Beckham, Bay among top potential comeback candidates this season
Gordon Beckham says he feels he is finally prepared to hit and ready to hit
Huston Street could be a Top-10 closer for team that may only win close games
Cliff Pennington has only one hit in his last 34 at-bats over last two weeks
It was a week to marvel at comeback stories. Roy Oswalt signed and debuted in the minors for the Rangers, Francisco Liriano found himself again for the Twins and Johan Santana pitched the first no-hitter in Mets history.
It makes us wonder where we might find the next great comeback story. It is a great place to buy low in fantasy before value rockets up.
Leading this week's look at fantasy baseball trends, we outline a trio of potential comeback stories worth buying into right now:
Since dipping below the Mendoza Line in mid-May, Beckham has raised his average around .040 points and shown the power that once made him the next Dustin Pedroia in the eyes of this fantasy writer. Beckham homered three times last week and six times since this resurgence began and is now on pace for 24 on the season.
"I feel like I'm back to being the guy I was and the guy I've been," Beckham said. "The guy I just kind of pushed under the rug for a long time. I just feel like I'm prepared to hit and ready to hit and that's allowing me to get in a good position and allowing me to do the things I'm capable of doing. That's all you can ask for. You don't know where the ball is going to go, but if you are squaring it up, you should get some hits."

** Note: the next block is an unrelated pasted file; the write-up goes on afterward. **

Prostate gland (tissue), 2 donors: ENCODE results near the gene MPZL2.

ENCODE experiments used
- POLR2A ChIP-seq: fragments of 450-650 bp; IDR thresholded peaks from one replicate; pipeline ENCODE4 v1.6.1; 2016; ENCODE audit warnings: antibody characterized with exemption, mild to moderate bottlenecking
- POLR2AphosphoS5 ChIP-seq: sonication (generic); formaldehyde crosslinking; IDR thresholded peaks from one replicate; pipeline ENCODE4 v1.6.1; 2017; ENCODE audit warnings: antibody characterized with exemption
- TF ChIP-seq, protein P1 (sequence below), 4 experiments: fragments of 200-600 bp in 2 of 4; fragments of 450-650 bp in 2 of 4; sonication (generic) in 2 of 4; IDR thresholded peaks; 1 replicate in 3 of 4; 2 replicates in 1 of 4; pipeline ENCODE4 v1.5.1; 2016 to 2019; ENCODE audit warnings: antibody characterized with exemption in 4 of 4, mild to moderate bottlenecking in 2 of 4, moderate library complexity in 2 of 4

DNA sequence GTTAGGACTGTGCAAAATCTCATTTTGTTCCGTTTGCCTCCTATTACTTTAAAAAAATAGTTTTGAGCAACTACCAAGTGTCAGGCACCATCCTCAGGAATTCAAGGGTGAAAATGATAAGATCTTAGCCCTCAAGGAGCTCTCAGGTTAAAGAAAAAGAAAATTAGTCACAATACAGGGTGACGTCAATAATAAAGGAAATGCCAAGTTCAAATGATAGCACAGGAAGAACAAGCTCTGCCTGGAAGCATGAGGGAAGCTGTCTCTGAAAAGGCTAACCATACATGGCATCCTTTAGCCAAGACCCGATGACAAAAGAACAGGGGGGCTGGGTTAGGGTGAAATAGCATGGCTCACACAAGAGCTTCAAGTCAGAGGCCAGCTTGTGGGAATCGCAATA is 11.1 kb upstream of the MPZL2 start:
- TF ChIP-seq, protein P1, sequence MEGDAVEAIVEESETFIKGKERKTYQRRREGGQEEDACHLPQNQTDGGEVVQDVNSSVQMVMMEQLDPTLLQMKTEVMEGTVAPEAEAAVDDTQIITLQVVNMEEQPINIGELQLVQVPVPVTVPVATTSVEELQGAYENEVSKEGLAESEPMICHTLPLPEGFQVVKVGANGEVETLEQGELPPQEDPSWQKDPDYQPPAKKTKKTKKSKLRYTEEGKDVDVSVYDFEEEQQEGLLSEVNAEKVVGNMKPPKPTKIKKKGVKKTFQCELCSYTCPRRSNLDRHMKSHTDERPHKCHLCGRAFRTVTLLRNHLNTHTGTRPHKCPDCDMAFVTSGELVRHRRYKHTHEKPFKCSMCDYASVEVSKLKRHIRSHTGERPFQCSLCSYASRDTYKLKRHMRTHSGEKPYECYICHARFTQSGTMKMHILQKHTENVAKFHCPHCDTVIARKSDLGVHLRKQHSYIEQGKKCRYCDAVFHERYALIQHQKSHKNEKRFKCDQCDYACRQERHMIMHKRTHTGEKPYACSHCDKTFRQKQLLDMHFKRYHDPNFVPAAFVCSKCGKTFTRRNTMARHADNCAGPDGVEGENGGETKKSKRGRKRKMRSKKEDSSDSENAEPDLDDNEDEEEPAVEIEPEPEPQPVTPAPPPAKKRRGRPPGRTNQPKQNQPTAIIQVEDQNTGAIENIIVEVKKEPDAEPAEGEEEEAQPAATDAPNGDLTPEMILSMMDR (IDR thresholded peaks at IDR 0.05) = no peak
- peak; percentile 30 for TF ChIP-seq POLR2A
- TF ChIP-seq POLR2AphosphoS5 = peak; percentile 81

He is one of the most-added players in mixed leagues now, and frankly, shouldn't be available at the thin second-base position.
This one might be a tougher sell, or buy, but Bay is at least coming off the DL on Tuesday and he was hitting pretty well before going down with the injury that has sidelined him for over a month and a half.
He isn't a 30-homer threat anymore, but he is a streaky slugger who can put some good runs together to help owners in deeper fantasy leagues. If Bay can salvage even some of his Red Sox form, you're going to be getting a bargain off the waiver wire.
The Padres don't win much, but when they do, you have to figure it will be a low-scoring, save-situation type victory. Street is returning from the DL on Tuesday and he was lights out in his first 9 1/3 innings with the Padres before going down.
Street often doesn't get enough credit in fantasy circles, but the Padres' pitcher-friendly park should serve him well as should a weak offense that figures to win its share of low-scoring games. He just might be a Top-10 fantasy closer again ... in a season where we just don't seem to have 10 worthy of that status.
SP Johan Santana, Mets -- Chris Sale had a huge two-start week with 23 strikeouts, but you cannot overlook a no-hitter, particularly when it is the first in Mets history. Santana might not throw anything over 90 mph anymore, but clearly he has proven capable of starring again in fantasy with much less post-surgery. Santana isn't quite an option because of his low wins total, but he is a Top-25 pitcher who should be active in all leagues, all weeks without a shred of doubt.
SS Cliff Pennington, A's -- It is tough to fathom how bad this 27-year old is right now. He was 0-for-15 in Week 9 and went just 1-for-19 in Week 8. That isn't a slump, that's a disaster. Good thing his glove keeps him in the lineup, because he hits worse than a pitcher right now. The fact he has ability and proved capable in the big leagues before means we might eventually see a market correction. It is just getting tough waiting for it. He isn't worth owning in any fantasy league at this point.
1. SP Homer Bailey, Reds -- We finally might have seen him come into his own, even if his increase in ownership is more due to his two-start status.